And where would that end? Back at a discovery by evangelical Protestants of Pope Paul VI’s Humanae Vitae—the encyclical written against the Pill? To a kind of moral affirmation of the prescience and courage of a pope who, contra mundum, declared artificial contraception to be intrinsically evil? To a deep appreciation of the pope’s prophetic words about the “the danger of…power passing into the hands of those public authorities who care little for the precepts of the moral law,” authorities who might then, “favoring those contraceptive methods which they consider more effective,…impose their use on everyone”?

As Catholics and Protestants unite in their opposition to the HHS mandate, they will talk about what the mandate is mandating, i.e., they will turn to a discussion of the Church’s moral prohibition of contraceptives and abortifacients. As Catholic dioceses around the nation celebrate the bishops’ declared Fortnight for Freedom (June 21-July 4), they will have to attend to the Church’s rejection of contraception and abortifacients among their own parishioners.

In short, the bishops are at long last being forced by the mandate to explain and defend the Church’s teaching about the immorality of contraception both to outsiders and insiders, to separated brethren and its own flock, a task it has long declined to do. That will take quite a bit of moral courage, and that courage has—thanks to the HHS mandate—been ignited by the crude high-handedness of the administration in attempting to bully the Church into quiet submission.

Now you might think that the bishops would evade this moral responsibility by taking refuge in merely defending religious liberty. I think that they are better than that. A moral corner has been turned, and under the leadership of Cardinal Timothy Dolan, president of the United States Conference of Catholic Bishops, the bishops are charging ahead, declaring that they are willing to accept jail and will close down their institutions before buckling to the secular state.

But just in case anyone else might be thinking that the HHS mandate can be fought solely on the issue of religious liberty alone, we may take a closer look at how wily providence would disallow religious liberty to be the sole issue. The immorality of contraception, abortifacients, and abortion is the real issue; freedom of religion is secondary.

There is no doubt that the bishops mean freedom of religion to be a means, rather than a goal or end; that is, they are concerned that the secular state not interfere with the church’s rightful activities and force it to act against its moral doctrine. While the bishops are using the First Amendment’s guarantee of religious liberty as a first strategic defense, they are ultimately making a moral argument; that is, they are arguing that contraceptives and abortifacients are intrinsically evil, and so the state is violating the Church’s moral conscience in forcing it to supply them through insurance.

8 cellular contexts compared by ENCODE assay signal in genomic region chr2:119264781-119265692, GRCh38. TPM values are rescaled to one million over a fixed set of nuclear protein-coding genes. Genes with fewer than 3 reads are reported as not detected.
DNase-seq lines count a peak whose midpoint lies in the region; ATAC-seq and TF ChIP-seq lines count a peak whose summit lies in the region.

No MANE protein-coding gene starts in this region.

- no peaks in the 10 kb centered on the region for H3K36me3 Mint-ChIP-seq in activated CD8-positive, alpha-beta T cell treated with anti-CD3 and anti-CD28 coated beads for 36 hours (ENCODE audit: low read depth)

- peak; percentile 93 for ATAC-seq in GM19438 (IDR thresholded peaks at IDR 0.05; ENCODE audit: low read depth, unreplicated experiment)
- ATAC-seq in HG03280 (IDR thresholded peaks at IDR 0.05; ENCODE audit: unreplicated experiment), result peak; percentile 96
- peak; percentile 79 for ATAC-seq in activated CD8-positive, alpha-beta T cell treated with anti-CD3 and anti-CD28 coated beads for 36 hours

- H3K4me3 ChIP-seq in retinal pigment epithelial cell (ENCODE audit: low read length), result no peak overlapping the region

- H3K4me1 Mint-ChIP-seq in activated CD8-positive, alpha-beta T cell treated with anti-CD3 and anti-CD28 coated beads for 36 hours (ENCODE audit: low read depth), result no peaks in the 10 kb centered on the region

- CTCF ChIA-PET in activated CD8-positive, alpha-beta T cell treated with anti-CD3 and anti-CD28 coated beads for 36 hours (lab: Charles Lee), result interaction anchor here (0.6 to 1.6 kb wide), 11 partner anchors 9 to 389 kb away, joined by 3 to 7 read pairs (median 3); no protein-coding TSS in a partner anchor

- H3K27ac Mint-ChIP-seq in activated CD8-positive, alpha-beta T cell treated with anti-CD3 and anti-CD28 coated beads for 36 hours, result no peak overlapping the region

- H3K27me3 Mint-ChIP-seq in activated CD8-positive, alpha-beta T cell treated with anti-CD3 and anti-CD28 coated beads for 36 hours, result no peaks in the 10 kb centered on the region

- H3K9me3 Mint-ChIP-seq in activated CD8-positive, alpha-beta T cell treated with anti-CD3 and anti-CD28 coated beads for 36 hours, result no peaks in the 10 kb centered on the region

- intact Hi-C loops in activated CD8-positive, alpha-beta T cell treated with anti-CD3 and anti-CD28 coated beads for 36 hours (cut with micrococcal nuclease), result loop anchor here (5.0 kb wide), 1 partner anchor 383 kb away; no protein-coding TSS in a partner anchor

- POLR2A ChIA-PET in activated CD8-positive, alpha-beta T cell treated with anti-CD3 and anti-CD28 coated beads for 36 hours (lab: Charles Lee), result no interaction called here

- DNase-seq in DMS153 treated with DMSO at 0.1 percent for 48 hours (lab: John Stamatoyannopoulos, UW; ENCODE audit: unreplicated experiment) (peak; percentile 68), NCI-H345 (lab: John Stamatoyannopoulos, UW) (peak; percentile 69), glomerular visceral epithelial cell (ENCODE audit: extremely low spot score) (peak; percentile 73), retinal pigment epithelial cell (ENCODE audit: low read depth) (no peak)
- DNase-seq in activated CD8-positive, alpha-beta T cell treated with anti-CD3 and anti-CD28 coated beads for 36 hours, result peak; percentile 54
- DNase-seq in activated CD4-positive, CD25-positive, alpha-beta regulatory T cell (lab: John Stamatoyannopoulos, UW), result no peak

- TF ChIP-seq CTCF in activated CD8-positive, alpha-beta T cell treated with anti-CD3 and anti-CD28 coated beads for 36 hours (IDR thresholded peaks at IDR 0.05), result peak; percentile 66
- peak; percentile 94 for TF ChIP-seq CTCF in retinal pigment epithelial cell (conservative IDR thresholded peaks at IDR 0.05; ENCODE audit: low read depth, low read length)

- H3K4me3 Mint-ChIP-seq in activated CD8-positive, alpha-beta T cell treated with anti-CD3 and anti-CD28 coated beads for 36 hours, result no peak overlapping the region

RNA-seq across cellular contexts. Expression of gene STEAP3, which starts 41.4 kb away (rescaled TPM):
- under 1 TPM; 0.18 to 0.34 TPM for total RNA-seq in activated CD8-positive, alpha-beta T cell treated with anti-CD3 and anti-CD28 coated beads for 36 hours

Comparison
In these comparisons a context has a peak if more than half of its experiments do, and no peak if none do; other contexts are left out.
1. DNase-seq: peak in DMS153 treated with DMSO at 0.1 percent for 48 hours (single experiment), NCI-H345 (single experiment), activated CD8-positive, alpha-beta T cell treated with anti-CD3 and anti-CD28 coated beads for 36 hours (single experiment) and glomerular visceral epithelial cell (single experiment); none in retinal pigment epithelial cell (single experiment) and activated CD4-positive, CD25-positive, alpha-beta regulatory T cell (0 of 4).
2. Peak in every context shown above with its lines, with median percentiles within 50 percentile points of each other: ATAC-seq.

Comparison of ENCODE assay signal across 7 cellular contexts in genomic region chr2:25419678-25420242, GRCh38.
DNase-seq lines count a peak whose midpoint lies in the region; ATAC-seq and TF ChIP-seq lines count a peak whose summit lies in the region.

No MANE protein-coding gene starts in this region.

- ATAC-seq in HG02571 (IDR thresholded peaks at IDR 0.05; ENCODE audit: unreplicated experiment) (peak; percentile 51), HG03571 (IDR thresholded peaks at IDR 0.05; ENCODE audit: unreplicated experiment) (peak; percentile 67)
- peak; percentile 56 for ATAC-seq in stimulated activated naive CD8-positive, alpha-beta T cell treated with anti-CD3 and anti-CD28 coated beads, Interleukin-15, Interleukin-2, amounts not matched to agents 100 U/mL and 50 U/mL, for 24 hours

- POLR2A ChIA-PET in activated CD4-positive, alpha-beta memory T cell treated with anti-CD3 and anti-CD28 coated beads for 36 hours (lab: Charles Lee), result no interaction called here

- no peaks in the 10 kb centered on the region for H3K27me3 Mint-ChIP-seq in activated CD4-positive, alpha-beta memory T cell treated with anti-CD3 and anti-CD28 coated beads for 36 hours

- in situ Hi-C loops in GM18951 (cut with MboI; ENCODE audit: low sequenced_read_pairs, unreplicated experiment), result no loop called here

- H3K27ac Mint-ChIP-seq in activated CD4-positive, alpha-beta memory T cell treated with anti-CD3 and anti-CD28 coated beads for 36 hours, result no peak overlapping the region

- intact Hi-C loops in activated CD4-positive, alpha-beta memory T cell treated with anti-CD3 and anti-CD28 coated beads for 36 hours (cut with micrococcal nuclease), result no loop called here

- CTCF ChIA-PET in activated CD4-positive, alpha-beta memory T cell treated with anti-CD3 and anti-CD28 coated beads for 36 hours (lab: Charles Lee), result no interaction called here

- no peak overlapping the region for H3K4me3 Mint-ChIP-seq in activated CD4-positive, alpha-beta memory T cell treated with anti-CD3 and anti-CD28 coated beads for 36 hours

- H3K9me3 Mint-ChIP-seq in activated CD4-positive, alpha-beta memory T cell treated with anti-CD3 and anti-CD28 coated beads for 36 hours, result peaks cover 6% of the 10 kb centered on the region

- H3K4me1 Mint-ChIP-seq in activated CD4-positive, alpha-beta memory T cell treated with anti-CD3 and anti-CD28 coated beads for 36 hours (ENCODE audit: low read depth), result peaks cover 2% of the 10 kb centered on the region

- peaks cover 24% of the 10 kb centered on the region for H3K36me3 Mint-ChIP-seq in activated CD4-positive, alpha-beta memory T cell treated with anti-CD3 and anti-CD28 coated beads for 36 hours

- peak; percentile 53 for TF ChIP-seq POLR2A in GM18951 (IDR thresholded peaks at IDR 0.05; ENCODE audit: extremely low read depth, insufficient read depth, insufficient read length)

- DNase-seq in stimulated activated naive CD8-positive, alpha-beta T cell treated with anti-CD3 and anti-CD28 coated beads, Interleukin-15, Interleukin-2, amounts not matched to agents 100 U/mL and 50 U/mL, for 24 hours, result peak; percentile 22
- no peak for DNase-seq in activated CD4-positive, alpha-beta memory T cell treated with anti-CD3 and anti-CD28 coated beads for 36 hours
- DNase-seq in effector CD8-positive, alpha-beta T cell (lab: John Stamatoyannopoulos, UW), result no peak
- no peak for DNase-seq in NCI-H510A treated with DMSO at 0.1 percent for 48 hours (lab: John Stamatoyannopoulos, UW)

We can look at it from another angle to make this same point. The bishops do not object to the HHS mandate merely because it is trying to force them to provide insurance. That is, they are not objecting to it on the same grounds as those now challenging Obamacare in general before the Supreme Court—that Congress has exceeded its constitutional limits in requiring individuals and associations to buy a particular service. The bishops are not, to say the least, upset by Congress misusing the Commerce Clause or violating Tenth Amendment’s guarantee of state rights. They are not objecting to Congress forcing their institutions to provide insurance as, in and of itself, a violation of religious freedom. They are upset because the mandate itself is trying to force them to act against the Church’s moral prohibition of contraception.

And now for a bit of prophecy. The Obama administration knows that it’s gotten itself into a big fix with the HHS mandate, stirring up far more controversy that it ever dreamed possible. Look for something like the following announcement by HHS Secretary Sibelius: “We are going to remove Plan B and Ulipristal [the morning-after pills, a.k.a., abortifacients] from the HHS mandate. Only contraceptives will be covered.” The hope will be, of course, that with abortifacients removed, most Catholic and all Protestant animus will be assuaged, and the mandate will be smoothly accepted on August 1, 2012 when it is slated to take effect.

I believe that wily providence will already have anticipated this strategy, and it will backfire precisely because both Protestants and Catholics will have discovered that most contraceptives are also abortifacients, and even more hopefully, that contraception itself is morally wrong.

 
About the Author
Benjamin Wiker 

Benjamin Wiker, Ph.D. is Visiting Associate Professor of Theology at Franciscan University of Steubenville. His most recent book is Worshipping the State: How Liberalism Became Our State Religion. His website is www.benjaminwiker.com.